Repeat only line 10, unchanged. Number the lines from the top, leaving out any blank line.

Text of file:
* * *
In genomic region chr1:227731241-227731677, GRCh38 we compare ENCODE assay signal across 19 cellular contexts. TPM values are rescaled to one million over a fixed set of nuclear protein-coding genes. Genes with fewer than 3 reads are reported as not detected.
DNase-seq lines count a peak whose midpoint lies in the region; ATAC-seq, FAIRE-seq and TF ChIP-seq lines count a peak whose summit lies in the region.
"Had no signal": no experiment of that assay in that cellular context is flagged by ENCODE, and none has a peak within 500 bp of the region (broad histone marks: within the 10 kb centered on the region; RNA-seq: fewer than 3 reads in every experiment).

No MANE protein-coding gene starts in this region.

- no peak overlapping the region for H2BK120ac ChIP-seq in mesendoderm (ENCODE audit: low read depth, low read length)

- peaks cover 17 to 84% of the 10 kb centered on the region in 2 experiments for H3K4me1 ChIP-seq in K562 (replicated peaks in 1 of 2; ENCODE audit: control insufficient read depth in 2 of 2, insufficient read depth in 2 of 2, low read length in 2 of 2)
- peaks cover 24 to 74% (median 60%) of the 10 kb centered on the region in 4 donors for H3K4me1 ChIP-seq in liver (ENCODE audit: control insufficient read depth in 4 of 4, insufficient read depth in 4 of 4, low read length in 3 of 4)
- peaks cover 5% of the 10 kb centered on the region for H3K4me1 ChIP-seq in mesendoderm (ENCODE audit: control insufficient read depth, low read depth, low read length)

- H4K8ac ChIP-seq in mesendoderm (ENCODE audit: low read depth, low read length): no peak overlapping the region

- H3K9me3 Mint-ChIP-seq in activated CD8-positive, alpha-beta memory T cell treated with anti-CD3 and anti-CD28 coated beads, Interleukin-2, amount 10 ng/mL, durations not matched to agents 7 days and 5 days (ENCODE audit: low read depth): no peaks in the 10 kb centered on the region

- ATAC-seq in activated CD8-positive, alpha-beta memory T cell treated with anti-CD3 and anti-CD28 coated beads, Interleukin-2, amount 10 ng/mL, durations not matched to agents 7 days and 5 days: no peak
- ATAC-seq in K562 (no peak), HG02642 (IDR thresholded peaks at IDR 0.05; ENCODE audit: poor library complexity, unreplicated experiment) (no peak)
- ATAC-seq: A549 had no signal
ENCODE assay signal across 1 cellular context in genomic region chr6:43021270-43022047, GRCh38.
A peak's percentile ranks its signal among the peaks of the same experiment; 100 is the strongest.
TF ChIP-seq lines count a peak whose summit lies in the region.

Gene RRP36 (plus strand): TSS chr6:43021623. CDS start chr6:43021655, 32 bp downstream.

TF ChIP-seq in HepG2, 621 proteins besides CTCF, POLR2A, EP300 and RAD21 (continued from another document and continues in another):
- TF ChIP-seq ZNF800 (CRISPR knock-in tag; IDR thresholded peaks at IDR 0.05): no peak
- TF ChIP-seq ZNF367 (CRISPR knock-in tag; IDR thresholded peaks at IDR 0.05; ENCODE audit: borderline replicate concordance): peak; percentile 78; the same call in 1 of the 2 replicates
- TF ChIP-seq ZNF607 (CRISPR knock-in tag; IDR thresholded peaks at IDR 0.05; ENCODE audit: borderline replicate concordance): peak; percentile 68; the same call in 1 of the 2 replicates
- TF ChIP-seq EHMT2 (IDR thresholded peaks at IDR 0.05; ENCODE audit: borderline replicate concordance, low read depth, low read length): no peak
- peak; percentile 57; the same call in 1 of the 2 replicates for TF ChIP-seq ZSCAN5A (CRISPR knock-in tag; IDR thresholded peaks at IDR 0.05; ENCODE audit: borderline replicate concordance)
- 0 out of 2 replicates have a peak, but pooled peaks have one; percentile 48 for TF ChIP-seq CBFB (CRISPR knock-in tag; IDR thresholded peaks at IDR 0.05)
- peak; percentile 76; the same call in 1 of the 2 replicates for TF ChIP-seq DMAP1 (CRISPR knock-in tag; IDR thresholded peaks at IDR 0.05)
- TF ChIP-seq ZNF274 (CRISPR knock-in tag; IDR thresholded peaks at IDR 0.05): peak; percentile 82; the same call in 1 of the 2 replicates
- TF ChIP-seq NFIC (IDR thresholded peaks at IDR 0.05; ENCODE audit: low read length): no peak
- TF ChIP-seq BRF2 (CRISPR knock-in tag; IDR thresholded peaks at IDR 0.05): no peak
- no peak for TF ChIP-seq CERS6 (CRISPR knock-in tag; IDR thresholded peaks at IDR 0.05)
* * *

- H3K9me3 Mint-ChIP-seq in activated CD8-positive, alpha-beta memory T cell treated with anti-CD3 and anti-CD28 coated beads, Interleukin-2, amount 10 ng/mL, durations not matched to agents 7 days and 5 days (ENCODE audit: low read depth): no peaks in the 10 kb centered on the region